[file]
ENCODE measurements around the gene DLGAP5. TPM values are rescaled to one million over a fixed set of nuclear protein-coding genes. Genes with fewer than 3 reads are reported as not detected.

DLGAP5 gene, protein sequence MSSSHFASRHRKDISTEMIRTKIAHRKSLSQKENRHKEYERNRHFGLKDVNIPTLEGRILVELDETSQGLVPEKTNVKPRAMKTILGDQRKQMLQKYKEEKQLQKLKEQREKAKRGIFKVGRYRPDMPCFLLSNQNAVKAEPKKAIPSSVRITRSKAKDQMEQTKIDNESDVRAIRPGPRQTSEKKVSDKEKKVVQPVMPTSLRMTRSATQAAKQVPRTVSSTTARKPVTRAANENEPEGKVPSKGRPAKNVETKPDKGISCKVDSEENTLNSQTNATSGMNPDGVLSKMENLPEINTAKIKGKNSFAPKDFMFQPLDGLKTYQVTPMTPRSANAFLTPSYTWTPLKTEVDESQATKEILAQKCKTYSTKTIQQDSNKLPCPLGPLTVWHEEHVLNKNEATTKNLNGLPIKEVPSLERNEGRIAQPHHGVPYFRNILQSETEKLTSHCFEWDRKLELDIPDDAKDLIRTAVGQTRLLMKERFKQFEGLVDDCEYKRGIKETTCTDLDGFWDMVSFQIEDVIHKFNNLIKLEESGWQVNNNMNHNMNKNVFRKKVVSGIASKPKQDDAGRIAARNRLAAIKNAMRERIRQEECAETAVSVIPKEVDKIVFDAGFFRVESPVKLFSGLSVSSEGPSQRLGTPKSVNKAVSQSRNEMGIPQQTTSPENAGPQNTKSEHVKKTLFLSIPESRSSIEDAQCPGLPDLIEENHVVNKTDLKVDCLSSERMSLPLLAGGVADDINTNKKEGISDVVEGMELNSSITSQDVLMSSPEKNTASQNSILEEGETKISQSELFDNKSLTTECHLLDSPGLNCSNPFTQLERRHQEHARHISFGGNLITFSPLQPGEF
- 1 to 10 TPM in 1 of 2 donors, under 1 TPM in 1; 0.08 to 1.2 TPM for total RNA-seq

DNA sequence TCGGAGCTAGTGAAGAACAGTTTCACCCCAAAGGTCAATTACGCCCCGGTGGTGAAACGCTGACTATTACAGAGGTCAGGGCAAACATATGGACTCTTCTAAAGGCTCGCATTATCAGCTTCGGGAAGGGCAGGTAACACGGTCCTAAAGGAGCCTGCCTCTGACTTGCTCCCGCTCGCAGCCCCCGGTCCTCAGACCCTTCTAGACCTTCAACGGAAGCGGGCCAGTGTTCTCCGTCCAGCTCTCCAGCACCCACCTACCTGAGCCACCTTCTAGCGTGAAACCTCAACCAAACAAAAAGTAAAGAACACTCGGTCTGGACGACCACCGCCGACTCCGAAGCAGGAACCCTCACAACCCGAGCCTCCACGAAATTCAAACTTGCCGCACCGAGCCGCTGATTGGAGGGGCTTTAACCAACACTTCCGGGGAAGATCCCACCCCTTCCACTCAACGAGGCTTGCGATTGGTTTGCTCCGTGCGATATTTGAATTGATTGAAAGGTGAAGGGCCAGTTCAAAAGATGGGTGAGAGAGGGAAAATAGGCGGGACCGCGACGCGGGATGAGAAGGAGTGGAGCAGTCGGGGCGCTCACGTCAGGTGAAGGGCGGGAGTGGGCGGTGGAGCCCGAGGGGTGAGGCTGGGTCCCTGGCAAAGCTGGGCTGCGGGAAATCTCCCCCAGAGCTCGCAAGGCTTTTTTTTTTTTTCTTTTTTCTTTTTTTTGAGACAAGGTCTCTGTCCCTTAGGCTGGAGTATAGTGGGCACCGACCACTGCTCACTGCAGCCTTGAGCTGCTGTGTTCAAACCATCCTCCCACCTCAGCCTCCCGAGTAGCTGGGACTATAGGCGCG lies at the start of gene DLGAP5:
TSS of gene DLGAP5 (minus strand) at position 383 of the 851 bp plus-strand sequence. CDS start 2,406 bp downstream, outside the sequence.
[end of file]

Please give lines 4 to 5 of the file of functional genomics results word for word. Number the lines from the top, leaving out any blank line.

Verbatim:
DNA sequence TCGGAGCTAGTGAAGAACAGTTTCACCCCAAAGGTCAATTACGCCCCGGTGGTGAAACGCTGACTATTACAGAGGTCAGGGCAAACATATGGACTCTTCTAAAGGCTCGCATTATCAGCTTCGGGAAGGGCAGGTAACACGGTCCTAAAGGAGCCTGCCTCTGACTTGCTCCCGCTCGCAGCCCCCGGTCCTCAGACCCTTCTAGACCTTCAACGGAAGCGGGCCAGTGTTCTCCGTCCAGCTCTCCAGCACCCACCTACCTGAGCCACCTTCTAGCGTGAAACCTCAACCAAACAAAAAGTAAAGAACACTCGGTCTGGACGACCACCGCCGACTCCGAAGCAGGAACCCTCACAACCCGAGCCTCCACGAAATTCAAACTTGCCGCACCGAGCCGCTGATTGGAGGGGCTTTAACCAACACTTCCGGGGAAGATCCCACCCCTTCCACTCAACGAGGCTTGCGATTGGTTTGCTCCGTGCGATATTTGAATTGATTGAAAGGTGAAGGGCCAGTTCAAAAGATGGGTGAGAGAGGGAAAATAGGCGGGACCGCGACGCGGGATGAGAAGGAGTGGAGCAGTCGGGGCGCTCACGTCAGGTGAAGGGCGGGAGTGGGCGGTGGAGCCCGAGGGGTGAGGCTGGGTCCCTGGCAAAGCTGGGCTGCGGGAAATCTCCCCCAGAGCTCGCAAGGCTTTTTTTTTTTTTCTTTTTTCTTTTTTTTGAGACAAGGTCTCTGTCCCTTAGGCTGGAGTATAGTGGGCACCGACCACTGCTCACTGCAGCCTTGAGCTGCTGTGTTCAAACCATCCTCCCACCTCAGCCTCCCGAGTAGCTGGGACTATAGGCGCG lies at the start of gene DLGAP5:
TSS of gene DLGAP5 (minus strand) at position 383 of the 851 bp plus-strand sequence. CDS start 2,406 bp downstream, outside the sequence.